Fútbol, aka soccer, is always playing on the televisions at the Mission's Balompie Café, but the soundtrack of this 23-year-old Salvadoran restaurant isn't the game.

Rather, Balompie's pulse is the rhythmic thwack of two hands slapping a ball of masa dough into a pupusa, over and over again, all day long.

On Sundays, the post-church crowd, conversing in Spanish, sits elbow-to-elbow with hungover twentysomethings, all filling their growling bellies with starch-heavy Salvadoran food: fried yucca topped with chicharróns ($9); chicken enchiladas ($10) blanketed with red sauce and cheese.

Every table has a stack of pupusas, the griddled cakes enclosing myriad fillings, from pork and cheese to beans ($2.50 to $3.50 each). The same waitresses who've worked there for 20 years circulate, delivering bowls of tangy curtido (pickled cabbage) and tumblers of horchata (a cinnamon-laced rice drink).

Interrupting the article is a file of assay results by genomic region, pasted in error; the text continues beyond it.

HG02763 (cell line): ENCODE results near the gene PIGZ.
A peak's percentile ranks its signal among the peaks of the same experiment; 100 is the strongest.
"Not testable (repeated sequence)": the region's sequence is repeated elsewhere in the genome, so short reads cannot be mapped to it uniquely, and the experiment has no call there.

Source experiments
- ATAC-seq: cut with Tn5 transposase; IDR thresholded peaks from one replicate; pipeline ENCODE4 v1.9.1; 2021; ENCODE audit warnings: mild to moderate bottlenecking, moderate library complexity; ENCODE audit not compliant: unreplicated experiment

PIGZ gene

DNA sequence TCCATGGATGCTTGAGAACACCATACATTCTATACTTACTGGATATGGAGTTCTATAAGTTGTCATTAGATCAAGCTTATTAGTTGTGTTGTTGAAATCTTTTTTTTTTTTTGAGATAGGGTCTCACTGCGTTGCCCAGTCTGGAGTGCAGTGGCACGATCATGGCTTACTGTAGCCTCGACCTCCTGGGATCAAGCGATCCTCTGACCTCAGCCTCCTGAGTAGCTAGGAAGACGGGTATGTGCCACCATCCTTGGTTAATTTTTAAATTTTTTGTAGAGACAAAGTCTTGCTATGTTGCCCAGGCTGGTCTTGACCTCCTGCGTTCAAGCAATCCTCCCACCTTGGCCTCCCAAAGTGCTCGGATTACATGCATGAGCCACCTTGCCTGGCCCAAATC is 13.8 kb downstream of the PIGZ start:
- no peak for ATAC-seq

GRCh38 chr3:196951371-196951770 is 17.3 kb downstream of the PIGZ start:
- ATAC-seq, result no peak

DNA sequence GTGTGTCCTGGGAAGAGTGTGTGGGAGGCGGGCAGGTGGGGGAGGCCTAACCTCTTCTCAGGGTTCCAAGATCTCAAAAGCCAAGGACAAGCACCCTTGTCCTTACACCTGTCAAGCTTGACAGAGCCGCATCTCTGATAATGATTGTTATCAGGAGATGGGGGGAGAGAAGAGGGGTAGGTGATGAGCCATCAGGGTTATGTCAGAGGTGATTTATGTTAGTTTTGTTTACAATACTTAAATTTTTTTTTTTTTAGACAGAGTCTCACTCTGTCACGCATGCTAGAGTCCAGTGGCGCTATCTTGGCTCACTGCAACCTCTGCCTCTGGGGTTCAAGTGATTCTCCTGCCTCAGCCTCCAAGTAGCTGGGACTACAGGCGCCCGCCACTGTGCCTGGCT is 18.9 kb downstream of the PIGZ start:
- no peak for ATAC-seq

People don't go to Balompie just because it's good, though the clean plates tell that story. They go because it feels like eating in a gracious friend's home. They go because it's open early and late, and because the picture windows afford a great view on a neighborhood that's done nothing but change since the day the restaurant opened.

And they go, of course, because there are always warm pupusas to be had.

Balompie Café, 3349 18th St. (at Capp St.); 415-648-9199